Mental health care going through seismic shift in our state

Postscript

November 18, 2019

Mental health care going through seismic shift in our state

Several new initiatives gain momentum, including help for pregnant moms, establishing mental health officers and preventing youth suicides.

If you get cancer, you are likely to be sent to a state-of-the art hospital. But if you have a mental health crisis in Washington state, you could end up in a deteriorating hospital built in the late 1800s.

Now a seismic shift is taking place in how mental health is being handled. The Washington State Legislature is setting aside roughly $280 million for mental health programs for the next two years, and a growing group of stakeholders are helping to set the priorities.

The Washington State Mental Health Summit held at the Husky Union Building October 29 gathered nearly 600 participants, including law enforcement officers, healthcare providers, legislators, academics, social workers, parents and others.

“It is much more powerful to leverage an entire community toward a goal, rather than entrusting a select few to bring widespread change,” said Todd Crooks. He co-founded Chad’s Legacy Project in memory of his son. Diagnosed with a schizophrenic illness, Chad died by suicide at age 21. Todd and Laura Crooks are the driving force for the summit, which started two years ago with 100 invited participants.

Here’s a look into where the momentum is moving:

Mental health and the law: One in two Americans with a serious mental health illness will be arrested in their lifetime, said Jennifer Piel, associate professor of psychiatry and behavioral sciences at the University of Washington School of Medicine.

  • Piel, who holds a law degree, is heading a new center at UW in mental health, policy, and the law. The center is seeking partners and hopes to help the state make data-driven decisions at the intersection of mental health and the law.
  • The Redmond Police Department is among the first law enforcement agencies in Washington state to include a mental health officer on calls. The position is grant funded, but there is now a push to include funding for such officers across the state.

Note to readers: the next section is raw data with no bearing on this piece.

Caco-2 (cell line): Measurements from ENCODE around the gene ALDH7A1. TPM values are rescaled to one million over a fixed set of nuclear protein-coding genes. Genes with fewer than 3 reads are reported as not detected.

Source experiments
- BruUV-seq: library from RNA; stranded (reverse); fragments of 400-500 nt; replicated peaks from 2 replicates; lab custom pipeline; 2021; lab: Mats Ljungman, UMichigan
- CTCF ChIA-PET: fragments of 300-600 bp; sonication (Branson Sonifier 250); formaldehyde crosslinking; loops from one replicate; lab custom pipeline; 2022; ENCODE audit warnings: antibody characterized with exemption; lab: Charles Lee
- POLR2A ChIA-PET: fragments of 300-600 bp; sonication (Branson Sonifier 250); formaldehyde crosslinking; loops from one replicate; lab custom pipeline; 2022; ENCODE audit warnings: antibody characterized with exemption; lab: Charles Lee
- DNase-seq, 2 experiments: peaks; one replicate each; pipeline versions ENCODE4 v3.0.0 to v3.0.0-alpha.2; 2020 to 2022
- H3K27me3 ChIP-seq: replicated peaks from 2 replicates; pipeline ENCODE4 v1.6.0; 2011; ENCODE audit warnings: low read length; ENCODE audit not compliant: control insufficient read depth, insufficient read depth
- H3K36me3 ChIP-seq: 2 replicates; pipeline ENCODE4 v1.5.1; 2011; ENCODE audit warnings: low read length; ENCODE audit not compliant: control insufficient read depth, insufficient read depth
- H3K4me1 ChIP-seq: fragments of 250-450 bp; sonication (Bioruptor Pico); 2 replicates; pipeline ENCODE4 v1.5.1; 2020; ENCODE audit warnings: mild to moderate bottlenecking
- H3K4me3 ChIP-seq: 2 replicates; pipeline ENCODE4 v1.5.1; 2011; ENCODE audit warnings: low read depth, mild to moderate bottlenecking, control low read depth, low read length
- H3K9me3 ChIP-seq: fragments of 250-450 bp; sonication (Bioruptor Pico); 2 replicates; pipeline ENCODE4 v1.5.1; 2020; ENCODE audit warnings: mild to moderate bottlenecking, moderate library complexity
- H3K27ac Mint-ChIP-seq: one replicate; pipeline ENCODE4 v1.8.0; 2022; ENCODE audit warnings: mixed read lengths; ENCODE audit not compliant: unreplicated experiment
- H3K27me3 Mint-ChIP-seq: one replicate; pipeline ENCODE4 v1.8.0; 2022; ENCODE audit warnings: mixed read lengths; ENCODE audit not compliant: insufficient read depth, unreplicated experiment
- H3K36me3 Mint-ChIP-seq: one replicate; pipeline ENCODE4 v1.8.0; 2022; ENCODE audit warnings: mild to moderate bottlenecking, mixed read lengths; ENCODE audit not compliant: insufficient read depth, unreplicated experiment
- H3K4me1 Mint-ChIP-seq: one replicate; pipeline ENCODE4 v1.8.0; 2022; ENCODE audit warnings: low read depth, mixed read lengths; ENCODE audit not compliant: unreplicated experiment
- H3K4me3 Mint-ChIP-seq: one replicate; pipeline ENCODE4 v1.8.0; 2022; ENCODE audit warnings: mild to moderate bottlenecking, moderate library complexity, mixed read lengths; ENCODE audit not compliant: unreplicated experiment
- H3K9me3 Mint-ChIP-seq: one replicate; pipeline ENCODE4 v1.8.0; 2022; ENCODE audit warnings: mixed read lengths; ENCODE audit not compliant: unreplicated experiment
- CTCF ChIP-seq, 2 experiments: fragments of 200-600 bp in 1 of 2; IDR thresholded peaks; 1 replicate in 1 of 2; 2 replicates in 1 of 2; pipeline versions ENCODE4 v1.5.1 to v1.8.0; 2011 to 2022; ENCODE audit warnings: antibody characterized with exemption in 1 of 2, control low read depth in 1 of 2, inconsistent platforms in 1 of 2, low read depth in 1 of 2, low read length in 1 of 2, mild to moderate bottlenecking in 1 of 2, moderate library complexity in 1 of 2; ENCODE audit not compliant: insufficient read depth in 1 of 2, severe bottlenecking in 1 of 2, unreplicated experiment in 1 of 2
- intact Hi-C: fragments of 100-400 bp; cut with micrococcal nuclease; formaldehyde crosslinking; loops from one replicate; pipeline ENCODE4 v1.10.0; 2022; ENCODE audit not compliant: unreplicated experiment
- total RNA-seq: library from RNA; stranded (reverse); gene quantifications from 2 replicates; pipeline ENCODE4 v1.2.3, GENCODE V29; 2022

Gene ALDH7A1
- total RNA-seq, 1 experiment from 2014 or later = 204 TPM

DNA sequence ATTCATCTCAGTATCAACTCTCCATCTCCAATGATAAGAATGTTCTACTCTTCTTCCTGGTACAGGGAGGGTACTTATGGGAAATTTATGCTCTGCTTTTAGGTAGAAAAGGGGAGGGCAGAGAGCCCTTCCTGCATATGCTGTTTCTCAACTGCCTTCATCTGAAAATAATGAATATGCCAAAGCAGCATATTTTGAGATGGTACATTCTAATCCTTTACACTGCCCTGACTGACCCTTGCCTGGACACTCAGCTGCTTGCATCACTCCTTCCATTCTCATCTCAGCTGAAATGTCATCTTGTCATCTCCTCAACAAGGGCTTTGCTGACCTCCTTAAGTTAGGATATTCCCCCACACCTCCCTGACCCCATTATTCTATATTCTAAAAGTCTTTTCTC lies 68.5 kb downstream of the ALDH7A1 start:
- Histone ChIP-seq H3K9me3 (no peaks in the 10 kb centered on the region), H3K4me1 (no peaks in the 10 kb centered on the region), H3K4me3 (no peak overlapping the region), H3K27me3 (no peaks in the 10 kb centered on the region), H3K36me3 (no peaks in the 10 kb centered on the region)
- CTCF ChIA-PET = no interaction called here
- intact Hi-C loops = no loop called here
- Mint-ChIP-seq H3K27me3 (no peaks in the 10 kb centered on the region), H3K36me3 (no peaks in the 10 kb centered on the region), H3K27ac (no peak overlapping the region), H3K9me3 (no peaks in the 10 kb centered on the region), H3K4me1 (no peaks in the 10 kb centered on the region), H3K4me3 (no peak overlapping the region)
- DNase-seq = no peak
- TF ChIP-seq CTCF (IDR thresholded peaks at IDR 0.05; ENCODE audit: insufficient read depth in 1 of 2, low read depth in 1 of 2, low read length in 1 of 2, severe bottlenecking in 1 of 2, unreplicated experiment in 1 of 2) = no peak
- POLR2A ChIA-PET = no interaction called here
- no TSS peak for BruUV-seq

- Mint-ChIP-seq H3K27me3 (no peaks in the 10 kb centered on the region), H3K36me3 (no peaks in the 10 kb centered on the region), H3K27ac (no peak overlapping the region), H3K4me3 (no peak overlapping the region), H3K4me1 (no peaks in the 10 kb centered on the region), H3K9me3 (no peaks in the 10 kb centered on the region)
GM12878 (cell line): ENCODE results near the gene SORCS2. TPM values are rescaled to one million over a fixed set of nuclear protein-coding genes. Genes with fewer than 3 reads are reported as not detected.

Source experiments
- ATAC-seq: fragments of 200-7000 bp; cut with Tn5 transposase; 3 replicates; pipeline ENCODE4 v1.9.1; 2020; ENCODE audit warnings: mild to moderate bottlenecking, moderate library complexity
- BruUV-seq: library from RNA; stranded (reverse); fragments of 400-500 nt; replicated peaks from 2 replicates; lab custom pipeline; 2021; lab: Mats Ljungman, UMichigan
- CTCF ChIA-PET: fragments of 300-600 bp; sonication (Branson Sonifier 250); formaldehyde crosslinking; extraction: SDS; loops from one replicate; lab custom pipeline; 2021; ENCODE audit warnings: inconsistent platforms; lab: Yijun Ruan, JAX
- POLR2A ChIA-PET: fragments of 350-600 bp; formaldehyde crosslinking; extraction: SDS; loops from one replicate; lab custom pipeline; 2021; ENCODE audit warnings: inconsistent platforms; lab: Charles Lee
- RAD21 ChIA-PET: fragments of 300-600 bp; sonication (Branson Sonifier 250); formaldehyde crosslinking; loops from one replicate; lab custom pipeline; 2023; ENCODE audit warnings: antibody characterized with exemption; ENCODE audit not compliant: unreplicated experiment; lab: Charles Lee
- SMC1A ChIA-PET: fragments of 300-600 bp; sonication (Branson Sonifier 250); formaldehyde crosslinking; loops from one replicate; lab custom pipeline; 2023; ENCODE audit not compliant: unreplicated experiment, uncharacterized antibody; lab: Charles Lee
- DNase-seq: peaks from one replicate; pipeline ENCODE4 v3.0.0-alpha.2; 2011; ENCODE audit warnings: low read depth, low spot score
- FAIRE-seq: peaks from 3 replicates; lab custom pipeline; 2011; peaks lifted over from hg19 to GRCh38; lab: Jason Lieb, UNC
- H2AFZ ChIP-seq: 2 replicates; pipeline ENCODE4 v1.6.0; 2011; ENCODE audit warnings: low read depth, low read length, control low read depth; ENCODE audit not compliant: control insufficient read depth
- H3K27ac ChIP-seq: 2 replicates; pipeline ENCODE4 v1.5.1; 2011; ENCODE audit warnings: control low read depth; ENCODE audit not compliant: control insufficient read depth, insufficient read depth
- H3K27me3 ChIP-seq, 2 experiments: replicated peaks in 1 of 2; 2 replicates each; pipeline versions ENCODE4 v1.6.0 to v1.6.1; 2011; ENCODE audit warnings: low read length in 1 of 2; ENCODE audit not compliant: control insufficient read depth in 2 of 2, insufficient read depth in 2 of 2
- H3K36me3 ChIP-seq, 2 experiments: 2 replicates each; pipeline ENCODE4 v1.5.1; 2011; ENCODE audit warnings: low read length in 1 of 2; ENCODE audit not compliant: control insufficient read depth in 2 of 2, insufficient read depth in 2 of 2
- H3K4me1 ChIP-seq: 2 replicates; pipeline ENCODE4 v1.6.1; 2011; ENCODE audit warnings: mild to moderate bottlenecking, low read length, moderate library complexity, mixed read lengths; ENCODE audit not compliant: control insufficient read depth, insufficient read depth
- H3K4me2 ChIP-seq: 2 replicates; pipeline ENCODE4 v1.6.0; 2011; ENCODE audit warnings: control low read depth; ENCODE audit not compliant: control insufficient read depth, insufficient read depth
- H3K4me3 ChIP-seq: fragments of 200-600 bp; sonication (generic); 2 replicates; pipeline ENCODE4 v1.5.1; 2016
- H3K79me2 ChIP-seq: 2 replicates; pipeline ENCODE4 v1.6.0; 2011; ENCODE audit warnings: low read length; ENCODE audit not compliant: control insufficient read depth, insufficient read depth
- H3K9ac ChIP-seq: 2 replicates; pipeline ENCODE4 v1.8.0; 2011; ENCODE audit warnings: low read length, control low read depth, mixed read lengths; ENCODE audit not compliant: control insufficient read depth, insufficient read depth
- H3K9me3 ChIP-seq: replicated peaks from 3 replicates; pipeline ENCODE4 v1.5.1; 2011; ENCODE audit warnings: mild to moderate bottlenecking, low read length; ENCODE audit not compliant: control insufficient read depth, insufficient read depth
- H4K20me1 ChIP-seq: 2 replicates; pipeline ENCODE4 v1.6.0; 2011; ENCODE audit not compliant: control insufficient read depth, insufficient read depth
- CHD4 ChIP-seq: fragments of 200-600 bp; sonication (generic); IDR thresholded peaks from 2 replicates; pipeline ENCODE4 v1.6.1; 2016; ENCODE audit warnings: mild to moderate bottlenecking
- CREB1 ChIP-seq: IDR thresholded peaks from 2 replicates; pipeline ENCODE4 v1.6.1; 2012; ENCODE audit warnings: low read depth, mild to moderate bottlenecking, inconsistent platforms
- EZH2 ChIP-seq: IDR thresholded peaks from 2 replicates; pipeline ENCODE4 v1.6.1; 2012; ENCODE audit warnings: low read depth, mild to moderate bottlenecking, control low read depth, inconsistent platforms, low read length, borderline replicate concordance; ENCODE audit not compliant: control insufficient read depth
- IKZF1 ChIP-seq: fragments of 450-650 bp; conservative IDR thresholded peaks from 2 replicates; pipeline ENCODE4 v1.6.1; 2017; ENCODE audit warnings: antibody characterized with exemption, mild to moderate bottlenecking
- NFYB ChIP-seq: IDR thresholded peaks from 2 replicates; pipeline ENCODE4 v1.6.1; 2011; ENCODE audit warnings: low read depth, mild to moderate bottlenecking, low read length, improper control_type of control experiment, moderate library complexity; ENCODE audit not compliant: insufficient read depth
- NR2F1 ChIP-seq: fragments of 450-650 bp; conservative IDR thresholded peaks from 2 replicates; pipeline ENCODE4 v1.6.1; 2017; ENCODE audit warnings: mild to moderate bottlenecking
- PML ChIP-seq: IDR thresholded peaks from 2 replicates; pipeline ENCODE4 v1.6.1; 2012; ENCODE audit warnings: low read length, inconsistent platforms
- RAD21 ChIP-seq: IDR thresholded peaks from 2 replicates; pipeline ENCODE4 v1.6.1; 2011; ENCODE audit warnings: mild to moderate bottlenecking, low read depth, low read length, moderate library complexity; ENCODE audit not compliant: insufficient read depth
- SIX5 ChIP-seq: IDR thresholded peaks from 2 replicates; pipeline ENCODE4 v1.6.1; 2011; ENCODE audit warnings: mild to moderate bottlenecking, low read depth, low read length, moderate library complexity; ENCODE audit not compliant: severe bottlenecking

• There is also a big push to get people mental health help instead of putting them in jail or emergency rooms. The Seattle Police Department is beta testing a system that provides immediate information and linkage to the appropriate, available resource. The hope is to scale the program across King County and eventually statewide.

Perinatal mental health: Jürgen Unützer,  professor and chair of psychiatry and behavioral sciences at the UW School of Medicine, said that if he a dollar for mental health he would spend it on pregnant moms because babies born to distressed mothers are at five times greater risk for mental health issues. More than 400 providers have been trained in preventing, identifying, screen and treating mental health conditions among new moms. Several counties now have representatives to reach out to certain populations, including teens and parents in recovery.

  • Any healthcare provider in the state caring for a pregnant or new mom can receive consultation, recommendations and referrals to community resources from a UW psychiatrist through PAL for Moms.
  • Providers across the state who are caring for new or pregnant moms can present a case of to a panel of experts through a program called the Moms’ Access Project  ECHO. Experts include UW Medicine perinatal psychiatrists, obstetrician gynecologists, maternal fetal medicine experts, advanced registered nurse practitioners, therapists and social workers.

Youth mental health: Nearly 100 Washington youth die by suicide every year. In that age group, rates of depression and suicidal behaviors have increased 35 percent in the past decade, said presenters.

  • The state passed legislation to establish school mental health navigators and initiated a pilot project to bring mental health consultation to schools. Also, many grants have been funded to provide screening and training.
  • Many of young people’s behavioral health issues are significantly influenced by external factors, such as housing, neighborhood environment and economic stability. Four sites have been chosen in Kitsap County, Snohomish County, Okanogan County, and King County to pilot a highly effective approach for engaging families in family conflict prevention and intervention services and increasing the availability of support resources.
  • The Partnership Access Line  (PAL) supports primary-care providers caring for children and adolescents. UW Medicine and Seattle Children’s psychiatrists staff the line.

Mental health workforce expansion: In 2018, Mental Health America reported that 56 percent of adults in the state with a mental health diagnosis did not receive treatment of any kind. Of the adults who were actively seeking treatment, 24 percent reported being unable to obtain it.

  • Major efforts are under way to integrate behavioral health into primary care, improve access to peer supports and develop a baccalaureate-level behavioral health specialist degree.
  • A new Psychiatry Consultation Line staffed by UW Medicine psychiatrists helps prescribing providers caring for adult patients over age 18.

Related news: KOMO TV coverage of the summit.

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